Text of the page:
dro

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So Does wood matter? I'd say yes. Now weather or not straight vs curly I don't know. Everyone can speculate. But My experiment was this. I had 3 Strat's in the 90's And to me, a Strat is a Strat is a Strat. Though I love the shape. They all sound like a Strat. So, the las one I bought. A white American Strat. I locked the trem. Took Pup's from a Les Paul. Installed 500k pots and a Switchcraft toggle switch. I wanted to make a Les Paul sounding Strat for a backup guitar.
When I got done. Although it did sound better. It still sounded like a Strat. Closest I ever came to making one sound like a LP, is the black Seymore Duncan loaded, MIM one I still have. the only one I still have.
black strat.JPG
 

bum

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I think most parts of a guitar affect tone with pickups being at one end of the scale (affects it a lot) and wood grain of the back of the guitar being just below the type of screws holding down the scratchplate (not very much) at the other end of the scale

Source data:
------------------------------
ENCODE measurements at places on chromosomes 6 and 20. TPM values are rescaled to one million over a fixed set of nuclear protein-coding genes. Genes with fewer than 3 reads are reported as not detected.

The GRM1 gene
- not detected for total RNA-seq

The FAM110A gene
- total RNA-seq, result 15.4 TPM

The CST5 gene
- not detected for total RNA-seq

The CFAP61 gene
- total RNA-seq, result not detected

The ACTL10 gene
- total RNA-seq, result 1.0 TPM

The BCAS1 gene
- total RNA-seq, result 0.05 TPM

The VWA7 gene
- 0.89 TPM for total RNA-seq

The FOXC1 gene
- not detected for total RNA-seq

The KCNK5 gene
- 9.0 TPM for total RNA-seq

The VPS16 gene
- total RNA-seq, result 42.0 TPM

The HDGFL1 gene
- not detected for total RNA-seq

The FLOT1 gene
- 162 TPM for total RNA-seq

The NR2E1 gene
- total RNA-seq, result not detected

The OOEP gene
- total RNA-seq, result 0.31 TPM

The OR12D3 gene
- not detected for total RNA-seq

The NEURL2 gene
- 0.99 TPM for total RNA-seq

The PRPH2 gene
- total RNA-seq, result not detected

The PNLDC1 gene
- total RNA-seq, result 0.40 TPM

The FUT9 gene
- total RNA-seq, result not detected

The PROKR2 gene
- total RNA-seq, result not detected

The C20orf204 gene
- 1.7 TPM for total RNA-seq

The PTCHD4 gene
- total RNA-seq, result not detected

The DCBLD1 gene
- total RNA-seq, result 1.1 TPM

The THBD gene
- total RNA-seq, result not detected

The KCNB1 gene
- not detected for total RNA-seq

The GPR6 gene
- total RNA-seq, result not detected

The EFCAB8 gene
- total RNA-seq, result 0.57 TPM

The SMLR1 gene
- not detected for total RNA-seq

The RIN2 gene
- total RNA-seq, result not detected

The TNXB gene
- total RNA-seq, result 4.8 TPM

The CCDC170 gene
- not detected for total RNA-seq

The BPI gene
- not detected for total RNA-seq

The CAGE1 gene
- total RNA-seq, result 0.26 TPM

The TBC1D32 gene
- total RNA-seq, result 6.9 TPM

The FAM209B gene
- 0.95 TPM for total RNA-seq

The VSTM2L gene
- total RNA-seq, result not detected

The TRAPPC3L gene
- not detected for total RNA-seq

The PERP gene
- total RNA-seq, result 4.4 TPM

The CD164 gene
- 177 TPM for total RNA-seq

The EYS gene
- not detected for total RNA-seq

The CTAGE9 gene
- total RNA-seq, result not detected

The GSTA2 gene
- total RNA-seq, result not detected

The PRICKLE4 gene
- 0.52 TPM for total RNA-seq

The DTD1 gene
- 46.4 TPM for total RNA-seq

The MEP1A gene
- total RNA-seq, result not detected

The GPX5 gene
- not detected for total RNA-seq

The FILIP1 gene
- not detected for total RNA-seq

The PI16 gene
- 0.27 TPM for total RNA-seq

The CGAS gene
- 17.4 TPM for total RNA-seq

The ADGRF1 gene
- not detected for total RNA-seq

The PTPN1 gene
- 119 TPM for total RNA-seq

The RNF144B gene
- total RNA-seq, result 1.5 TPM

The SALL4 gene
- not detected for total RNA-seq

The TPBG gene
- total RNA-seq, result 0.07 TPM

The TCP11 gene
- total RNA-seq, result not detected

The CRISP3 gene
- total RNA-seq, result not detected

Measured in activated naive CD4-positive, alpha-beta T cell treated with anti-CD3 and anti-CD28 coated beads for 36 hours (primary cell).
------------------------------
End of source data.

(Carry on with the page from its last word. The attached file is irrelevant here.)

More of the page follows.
Demon Dave

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what I meant to say was,
“come on, the back of that guitar look gorgeous, stunning and hypnotic, and it’s obviously an Electric guitar, so many aspects are composing the sound that Instruments, can do. If really the wood grain can affect the tone, it could add character and personality, on an extremely beautiful guitar. ”
this is what I would say yesterday, but was late, so only a short text came out.
cheers
 

fleahead

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Science has shown that the granular deposits of silica within certain grain patterns form a more condusive flow for lower frequencies which, depending on the direction of the grain patterns can be manipulated in such a way as to act as a tone variable.

Attempts by a Russian luthier at creating a grain pattern which could mimic a low pass filter resulting in a scooped "airy" natural resonance were only successful with a particular strain of mahogany. Maple never exhibited these tendencies.























I wonder how many thought "well, I'll be" after reading my 100% made up bullshit, lmao. :rofl::rofl::rofl:
 

danzego

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Science has shown that the granular deposits of silica within certain grain patterns form a more condusive flow for lower frequencies which, depending on the direction of the grain patterns can be manipulated in such a way as to act as a tone variable.